As the conservative 50s gave way to the permissive 60s and 70s, Roth maintained an uncanny ability to offend the squares, although who exactly comprised “the squares” changed with the decades. In 1995’s Sabbath’s Theater, Roth is acutely aware of the cultural shift that has seen the humorless, uptight moralists and censorious busybodies moving from the right to the left. His protagonist, the aging and (of course) oversexed protagonist Mickey Sabbath, finds himself on the wrong side of morality’s righteous defenders in two very different decades. First, in the 50s, the lecherous young street puppeteer is arrested for removing a coed’s breast from her blouse during a public performance; the morally outraged here are devout Catholics and indignant policemen. Then in the PC nineties, he loses his job at a university for gross sexual harassment of a girl decades his junior; this time the villain is a stridently feminist Japanese Dean of Students. Ruminating on his past and present, Sabbath caustically observes:
When I got written up in The Nation for taking a tit out on the street I was their noble savage for a week. Today they’d excoriate my balls off for so much as thinking about it, but in those days it made me heroic to all right-thinking people.
Mickey Sabbath has watched as Western society has changed over the past 50 years, but he has always maintained his place as an outsider—a cynical observer of the overconfident self-importance that often attaches itself to defenders of the status quo, an unbuttoned (in every sense) character who is too exuberant and undisciplined for his own good. The near-seamless switch from conservative to liberal orthodoxies, and the role of the hapless individual floating on the tides of these changes, is a theme that Roth comes back to often in his later works—notably The Human Stain, in which a light-skinned black man goes from having to endure brainless racism (and thus trying to hide his racial identity) to being victimized by a particularly brainless strain of Clinton-era campus political correctness.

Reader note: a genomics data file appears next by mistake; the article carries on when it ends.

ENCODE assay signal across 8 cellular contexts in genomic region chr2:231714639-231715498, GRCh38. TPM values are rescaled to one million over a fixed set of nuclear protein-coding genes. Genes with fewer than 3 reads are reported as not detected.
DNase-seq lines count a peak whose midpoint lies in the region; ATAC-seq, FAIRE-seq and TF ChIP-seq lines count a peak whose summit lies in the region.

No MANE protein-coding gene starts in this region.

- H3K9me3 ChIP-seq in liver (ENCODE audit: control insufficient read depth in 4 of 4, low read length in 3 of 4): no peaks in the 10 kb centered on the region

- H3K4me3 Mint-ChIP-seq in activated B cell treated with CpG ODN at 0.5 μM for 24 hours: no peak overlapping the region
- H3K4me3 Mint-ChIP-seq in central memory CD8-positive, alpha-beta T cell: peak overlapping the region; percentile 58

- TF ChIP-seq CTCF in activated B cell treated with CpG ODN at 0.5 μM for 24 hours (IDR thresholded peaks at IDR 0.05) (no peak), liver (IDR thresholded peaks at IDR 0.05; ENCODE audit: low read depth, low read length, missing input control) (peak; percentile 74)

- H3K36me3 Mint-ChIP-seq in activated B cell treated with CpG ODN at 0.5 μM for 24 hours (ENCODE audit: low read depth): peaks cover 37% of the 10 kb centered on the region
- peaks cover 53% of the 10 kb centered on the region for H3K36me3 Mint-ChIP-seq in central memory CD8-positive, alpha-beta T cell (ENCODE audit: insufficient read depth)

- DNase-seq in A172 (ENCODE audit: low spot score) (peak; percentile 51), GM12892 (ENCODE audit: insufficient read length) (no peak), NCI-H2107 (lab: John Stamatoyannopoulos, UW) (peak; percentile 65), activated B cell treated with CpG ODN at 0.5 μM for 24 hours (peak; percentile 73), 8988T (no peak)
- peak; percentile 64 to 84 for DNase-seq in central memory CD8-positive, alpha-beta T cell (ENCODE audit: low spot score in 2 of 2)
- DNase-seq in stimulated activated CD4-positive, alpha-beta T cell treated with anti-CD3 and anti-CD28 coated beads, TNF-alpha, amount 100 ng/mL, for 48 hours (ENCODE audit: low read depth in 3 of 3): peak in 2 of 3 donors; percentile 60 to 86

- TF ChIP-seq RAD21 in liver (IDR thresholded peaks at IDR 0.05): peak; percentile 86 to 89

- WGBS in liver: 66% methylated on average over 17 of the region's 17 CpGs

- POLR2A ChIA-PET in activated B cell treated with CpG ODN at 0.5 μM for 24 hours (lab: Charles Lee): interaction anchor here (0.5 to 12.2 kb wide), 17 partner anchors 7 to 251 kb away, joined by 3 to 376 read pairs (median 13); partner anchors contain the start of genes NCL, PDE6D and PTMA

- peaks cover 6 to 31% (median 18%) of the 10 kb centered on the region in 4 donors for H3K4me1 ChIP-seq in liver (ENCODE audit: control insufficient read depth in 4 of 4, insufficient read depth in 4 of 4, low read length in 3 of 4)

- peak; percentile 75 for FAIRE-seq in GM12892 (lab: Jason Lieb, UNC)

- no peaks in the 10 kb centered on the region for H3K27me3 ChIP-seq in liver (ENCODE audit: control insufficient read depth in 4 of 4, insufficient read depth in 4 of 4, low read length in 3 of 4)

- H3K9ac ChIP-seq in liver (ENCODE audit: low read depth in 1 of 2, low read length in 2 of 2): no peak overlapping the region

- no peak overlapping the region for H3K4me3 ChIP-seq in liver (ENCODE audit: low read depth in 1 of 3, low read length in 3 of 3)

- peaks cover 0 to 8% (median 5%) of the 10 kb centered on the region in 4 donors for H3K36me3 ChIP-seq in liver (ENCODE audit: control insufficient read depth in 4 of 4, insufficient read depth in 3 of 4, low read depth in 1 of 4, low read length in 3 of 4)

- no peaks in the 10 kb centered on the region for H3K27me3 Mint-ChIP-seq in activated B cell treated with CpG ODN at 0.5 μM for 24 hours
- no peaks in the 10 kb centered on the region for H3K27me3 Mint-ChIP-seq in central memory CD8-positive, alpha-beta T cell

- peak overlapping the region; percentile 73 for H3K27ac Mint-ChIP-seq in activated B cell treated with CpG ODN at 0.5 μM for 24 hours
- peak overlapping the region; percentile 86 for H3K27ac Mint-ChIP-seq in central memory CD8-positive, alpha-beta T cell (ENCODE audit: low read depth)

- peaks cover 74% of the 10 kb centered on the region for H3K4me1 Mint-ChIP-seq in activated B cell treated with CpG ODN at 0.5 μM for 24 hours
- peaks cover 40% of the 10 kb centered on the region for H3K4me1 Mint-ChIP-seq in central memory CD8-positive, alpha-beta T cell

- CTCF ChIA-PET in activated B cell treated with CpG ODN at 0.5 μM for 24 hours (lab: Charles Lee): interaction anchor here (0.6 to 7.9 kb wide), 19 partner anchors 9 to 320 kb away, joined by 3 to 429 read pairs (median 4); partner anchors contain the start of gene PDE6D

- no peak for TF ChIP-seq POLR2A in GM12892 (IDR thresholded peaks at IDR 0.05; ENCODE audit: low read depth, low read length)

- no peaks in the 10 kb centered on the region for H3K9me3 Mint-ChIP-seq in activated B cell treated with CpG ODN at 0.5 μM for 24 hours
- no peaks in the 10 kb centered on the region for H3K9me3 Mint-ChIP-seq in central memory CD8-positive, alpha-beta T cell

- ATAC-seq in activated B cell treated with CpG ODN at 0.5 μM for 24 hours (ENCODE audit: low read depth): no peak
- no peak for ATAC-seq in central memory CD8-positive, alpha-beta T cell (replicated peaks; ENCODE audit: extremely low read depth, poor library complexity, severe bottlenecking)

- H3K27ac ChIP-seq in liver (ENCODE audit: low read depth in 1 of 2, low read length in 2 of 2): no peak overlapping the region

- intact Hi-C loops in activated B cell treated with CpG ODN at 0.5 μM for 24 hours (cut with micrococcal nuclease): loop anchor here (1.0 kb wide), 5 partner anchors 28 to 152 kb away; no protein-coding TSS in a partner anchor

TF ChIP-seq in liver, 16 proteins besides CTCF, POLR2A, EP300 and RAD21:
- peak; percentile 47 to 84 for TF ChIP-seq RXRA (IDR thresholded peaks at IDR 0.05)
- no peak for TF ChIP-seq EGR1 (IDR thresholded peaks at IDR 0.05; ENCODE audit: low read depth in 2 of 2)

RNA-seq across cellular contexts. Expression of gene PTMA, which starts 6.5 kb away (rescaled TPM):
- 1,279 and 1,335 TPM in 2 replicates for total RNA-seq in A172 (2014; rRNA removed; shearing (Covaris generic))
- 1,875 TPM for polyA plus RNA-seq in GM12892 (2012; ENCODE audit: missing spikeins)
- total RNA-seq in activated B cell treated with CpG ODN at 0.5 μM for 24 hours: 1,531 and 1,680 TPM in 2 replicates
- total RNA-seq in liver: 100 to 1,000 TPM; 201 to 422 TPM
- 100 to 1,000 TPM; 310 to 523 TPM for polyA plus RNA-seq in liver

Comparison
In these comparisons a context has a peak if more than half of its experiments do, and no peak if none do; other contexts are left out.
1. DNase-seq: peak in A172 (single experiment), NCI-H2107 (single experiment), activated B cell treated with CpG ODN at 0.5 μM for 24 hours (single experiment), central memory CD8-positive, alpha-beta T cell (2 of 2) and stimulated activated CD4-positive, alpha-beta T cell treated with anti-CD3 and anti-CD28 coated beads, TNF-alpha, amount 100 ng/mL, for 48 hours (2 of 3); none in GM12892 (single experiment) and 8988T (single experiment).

So there is something oddly cheering about seeing Roth, now in his seventh decade in publishing, still managing to annoy a Booker judge so much that she’s willing to storm off a committee in protest because she finds his work offensive. (Or rather, she simply doesn’t think it’s very good. No, wait, it’s because he’s American. I lost track.)
Roth is almost old enough to be your granddad’s granddad yet still has the capacity to get under self-righteous people’s skin as effortlessly as he did 50 years ago. You’d have to be stone dead not to find this amusing and a bit awe-inspiring.
Copyright 2016 TakiMag.com and the author. This copy is for your personal, noncommercial use only. You can order reprints for distribution by contacting us at firstname.lastname@example.org.